One million consumers - one in 60 people - in Britain are blind, and with an ageing population the figure is likely to grow all the time. But retailers and manufacturers have not fully woken up to the fact, according to a survey by the Royal National Institute for the Blind published yesterday.
Blind people are now better off, thanks to the Disability Living Allowance of 1991, yet many organisations still persist in ignoring the spending power blind people have. They have also benefited from improved technology - a growing number of blind people have access to computers (with audio or braille output) into which they can scan information. But there are still few braille labels on consumer products. The RNIB have wanted tactile signs on products and supermarket shelves for a long time and have been campaigning for them on a national level since 1993, when the See It Right campaign, which tomorrow announces its annual awards for most- improved organisations, was launched.
Earlier this year, a European directive made it obligatory to put embossed triangle signs, signifying danger, on toxic and corrosive products such as bleach, but a spokeswoman for the RNIB said supermarkets and food producers had been "reluctant" to expand on this by introducing braille labels on other products: "The supermarkets say it's the food producers' responsibility and vice versa."
Practical problems include weight of material - labels on cans are too thin to withstand a braille imprint, as is the plastic used on bread packaging, for example. For thicker plastic, used to package products such as bleach, yoghurt and milk, braille could be imprinted in the plastic mould. But the initial outlay, say manufacturers, is too high. The introduction of the danger triangle cost industry pounds 25 million. It costs a further pounds 15 million a year to maintain.
If choosing your knickers or your baked beans is problematic (shopping was one of the top three frustrations for a third of those polled), getting to the supermarket can also be very tricky. Public transport, according to June Bretherton, 53, who runs her own conference consultancy, can be a minefield. Nearly half of those polled did not use public transport on their own because they were so hard to negotiate.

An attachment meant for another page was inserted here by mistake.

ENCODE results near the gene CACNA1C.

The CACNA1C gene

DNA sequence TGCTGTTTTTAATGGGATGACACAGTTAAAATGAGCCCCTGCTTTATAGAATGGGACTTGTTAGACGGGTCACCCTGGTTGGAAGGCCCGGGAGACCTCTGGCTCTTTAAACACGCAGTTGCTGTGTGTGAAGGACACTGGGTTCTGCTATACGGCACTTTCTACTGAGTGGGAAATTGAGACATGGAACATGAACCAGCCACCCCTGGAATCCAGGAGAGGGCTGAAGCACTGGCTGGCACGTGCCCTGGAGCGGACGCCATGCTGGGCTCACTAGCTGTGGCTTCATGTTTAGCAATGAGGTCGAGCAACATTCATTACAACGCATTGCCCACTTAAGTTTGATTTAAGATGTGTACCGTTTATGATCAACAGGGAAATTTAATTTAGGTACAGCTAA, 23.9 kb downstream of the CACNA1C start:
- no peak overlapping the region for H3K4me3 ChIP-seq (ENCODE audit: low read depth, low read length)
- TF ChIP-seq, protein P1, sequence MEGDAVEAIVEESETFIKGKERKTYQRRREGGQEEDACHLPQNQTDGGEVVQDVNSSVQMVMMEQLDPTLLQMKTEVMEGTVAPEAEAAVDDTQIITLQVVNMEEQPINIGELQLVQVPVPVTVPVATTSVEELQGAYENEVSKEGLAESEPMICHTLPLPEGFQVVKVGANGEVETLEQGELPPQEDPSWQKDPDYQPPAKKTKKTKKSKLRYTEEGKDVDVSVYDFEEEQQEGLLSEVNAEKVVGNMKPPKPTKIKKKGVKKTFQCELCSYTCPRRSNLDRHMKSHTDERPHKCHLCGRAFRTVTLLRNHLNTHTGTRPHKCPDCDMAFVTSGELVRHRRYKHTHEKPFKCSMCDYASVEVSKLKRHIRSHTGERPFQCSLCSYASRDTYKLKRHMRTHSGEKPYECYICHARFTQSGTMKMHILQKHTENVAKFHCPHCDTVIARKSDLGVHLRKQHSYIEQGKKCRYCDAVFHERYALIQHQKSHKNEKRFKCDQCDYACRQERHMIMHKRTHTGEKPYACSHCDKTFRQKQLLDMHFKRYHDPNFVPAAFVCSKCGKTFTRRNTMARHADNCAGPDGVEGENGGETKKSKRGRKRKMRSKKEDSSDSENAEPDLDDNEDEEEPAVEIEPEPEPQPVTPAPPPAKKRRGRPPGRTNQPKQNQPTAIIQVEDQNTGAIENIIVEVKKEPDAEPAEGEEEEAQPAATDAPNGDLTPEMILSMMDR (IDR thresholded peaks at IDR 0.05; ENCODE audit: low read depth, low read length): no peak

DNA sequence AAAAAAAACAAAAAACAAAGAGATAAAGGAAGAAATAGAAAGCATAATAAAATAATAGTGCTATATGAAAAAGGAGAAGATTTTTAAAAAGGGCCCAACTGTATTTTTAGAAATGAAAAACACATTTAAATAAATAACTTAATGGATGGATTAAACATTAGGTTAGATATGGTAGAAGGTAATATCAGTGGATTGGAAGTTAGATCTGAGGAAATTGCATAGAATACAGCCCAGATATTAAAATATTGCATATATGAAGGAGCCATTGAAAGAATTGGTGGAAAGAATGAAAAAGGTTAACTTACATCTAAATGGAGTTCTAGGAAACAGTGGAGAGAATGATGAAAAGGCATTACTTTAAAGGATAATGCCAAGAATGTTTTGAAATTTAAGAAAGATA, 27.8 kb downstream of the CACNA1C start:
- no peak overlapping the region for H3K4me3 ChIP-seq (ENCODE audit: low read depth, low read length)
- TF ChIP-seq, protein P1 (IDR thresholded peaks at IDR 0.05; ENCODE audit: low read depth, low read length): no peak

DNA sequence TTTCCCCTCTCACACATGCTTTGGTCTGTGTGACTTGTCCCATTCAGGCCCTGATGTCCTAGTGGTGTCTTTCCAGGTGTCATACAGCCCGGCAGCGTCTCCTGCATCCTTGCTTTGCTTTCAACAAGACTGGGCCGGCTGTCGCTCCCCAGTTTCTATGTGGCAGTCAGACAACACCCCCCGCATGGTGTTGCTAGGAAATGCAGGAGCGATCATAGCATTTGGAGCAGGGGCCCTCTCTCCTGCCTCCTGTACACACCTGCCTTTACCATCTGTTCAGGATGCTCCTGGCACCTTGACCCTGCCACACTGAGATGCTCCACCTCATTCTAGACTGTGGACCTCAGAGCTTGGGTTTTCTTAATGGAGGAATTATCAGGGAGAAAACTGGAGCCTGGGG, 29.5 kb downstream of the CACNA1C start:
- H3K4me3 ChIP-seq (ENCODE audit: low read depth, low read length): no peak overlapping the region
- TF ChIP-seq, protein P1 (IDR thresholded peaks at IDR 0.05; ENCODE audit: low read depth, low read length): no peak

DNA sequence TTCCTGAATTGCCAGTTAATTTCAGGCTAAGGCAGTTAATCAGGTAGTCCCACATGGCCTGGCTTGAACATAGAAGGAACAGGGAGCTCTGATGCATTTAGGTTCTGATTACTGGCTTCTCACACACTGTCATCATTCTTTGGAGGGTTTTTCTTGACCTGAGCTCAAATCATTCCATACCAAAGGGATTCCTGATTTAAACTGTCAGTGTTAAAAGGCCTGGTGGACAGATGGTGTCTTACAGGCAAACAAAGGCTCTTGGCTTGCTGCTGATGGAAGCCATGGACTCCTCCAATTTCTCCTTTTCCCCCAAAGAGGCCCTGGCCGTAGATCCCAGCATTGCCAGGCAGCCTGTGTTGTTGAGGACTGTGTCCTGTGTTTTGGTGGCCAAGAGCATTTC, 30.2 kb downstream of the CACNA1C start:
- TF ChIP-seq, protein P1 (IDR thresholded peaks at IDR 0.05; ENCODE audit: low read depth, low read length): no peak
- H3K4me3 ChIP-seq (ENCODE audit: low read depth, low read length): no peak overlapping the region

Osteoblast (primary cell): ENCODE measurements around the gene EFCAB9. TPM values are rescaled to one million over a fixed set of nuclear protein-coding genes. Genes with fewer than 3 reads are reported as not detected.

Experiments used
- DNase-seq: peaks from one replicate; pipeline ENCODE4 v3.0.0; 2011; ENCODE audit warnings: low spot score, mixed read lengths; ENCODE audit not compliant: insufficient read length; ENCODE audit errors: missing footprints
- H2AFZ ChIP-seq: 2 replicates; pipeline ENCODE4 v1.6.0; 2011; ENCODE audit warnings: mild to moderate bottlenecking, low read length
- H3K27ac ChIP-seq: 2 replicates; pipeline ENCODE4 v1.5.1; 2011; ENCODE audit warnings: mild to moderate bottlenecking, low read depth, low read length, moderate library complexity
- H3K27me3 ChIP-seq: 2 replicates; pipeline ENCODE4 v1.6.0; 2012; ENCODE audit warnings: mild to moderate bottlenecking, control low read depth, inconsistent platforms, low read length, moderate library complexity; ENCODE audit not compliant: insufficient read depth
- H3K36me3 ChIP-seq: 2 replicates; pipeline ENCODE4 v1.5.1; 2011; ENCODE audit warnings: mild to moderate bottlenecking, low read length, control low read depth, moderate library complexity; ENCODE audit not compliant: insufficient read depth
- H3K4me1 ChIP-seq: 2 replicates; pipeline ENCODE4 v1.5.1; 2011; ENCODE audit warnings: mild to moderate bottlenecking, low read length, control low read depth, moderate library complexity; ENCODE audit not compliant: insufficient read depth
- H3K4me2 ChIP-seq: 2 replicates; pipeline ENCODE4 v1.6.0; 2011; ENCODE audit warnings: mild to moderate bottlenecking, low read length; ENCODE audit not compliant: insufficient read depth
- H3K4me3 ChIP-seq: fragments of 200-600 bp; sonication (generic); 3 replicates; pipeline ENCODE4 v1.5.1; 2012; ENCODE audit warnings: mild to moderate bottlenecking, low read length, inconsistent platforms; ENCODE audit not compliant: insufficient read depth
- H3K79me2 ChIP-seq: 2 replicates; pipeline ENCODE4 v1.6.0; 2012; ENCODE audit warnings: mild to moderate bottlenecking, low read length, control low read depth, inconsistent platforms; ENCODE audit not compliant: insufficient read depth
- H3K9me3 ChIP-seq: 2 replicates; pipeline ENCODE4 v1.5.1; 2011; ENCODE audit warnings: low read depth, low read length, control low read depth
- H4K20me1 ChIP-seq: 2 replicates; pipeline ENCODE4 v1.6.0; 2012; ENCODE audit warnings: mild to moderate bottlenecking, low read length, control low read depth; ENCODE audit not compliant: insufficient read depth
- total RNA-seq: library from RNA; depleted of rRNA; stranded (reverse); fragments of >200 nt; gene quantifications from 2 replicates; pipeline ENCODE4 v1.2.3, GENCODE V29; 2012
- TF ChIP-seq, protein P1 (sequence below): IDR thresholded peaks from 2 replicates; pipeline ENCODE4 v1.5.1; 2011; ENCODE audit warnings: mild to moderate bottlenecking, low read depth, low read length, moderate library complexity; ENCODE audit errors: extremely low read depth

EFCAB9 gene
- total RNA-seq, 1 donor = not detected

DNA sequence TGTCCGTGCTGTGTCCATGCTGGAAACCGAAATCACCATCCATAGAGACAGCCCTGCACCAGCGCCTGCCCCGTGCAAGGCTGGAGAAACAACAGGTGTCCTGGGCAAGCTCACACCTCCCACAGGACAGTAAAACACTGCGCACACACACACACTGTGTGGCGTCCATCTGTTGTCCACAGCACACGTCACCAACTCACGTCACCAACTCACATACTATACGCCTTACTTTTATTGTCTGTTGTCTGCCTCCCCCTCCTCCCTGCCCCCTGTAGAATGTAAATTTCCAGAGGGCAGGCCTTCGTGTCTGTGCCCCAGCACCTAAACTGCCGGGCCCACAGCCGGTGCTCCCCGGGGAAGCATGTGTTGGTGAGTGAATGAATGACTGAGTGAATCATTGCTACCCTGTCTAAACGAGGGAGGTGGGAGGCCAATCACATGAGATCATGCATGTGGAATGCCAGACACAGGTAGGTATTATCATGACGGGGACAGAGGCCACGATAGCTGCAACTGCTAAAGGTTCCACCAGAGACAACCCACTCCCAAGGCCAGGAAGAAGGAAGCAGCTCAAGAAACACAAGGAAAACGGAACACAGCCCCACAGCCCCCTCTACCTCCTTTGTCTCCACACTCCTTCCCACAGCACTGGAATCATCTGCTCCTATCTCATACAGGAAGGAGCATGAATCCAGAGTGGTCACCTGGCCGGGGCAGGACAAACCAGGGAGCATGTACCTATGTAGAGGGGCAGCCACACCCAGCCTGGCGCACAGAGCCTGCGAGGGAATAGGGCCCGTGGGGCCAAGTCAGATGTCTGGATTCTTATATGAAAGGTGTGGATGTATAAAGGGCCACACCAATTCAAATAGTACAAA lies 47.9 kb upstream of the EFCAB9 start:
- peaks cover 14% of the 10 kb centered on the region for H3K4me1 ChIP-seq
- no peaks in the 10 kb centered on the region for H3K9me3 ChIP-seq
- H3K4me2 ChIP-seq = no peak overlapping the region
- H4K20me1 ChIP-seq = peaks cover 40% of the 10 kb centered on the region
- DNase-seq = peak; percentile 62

Ms Betherton herself finally lost patience four years ago: "I was on a tube going from High Street Kensington to Euston when we got to Great Portland Street. A passenger assumed that because I was blind, I would get off there because that's where the RNIB is based. She was trying to manhandle me off the train. It was as if a blind person wasn't supposed to go anywhere else on the Tube but Great Portland Street."
Today Sainsbury's launches its "Helping Hands" initiative, which will increase tactile signs in its shops, particularly on toilets, and other customer information, and warn the partially sighted of glass partitions by different-coloured strips. But, at grassroots, the message is not always getting through.
"I've been taken round with assistants who can't read or those who point and say 'Do you want this can of beans or that one?' says 28-year-old Ms Vernon, the first visually impaired woman to pass the Bar finals since 1987. "I've even been asked, 'What colour is the packet that you want?' You often get people who aren't particularly good. In one Asda, I resorted to finding out when a particular assistant was working so I could go in when he was off-duty.
"I went to Marks & Spencer just before I was going on holiday and said I wanted luggage, underwear and shoes. They brought me a male assistant. I didn't want to choose my knickers with him. In the past I'd have put up with things like that, but now I'd feel strongly enough to say no." It worked, and a female assistant was found.
Most consumer changes have not been due to legal requirements or philanthropy, says Ms Bretherton. "We were helped by the recession. Everybody needed money - they needed any type of customer, and they would get the customers in by providing what they wanted."
The RNIB is calling for all written information to be available in different formats; for stops to be announced on buses, tubes and trains, for supermarkets to change layouts less often and have assistants ready to help. But there is still much to be done if organisations are not to lose vital income from a large consumer group.
Last Friday, I accompanied Jane Vernon on her weekly shop at Tesco Metro in Covent Garden, London. After a five-minute wait for an assistant she was hurried round at top speed, then left alone in the checkout queue, at some distance from the actual till. The checkout assistant, who could lipread, was actually mute. Embarrassing moments passed as the assistant silently mouthed at Jane until it became obvious to me why neither could communicate with the other.
Outside, Jane was furious: "That was a disaster. They left me alone, in the wrong place, in a very embarrassing position. Was that their idea of a joke?"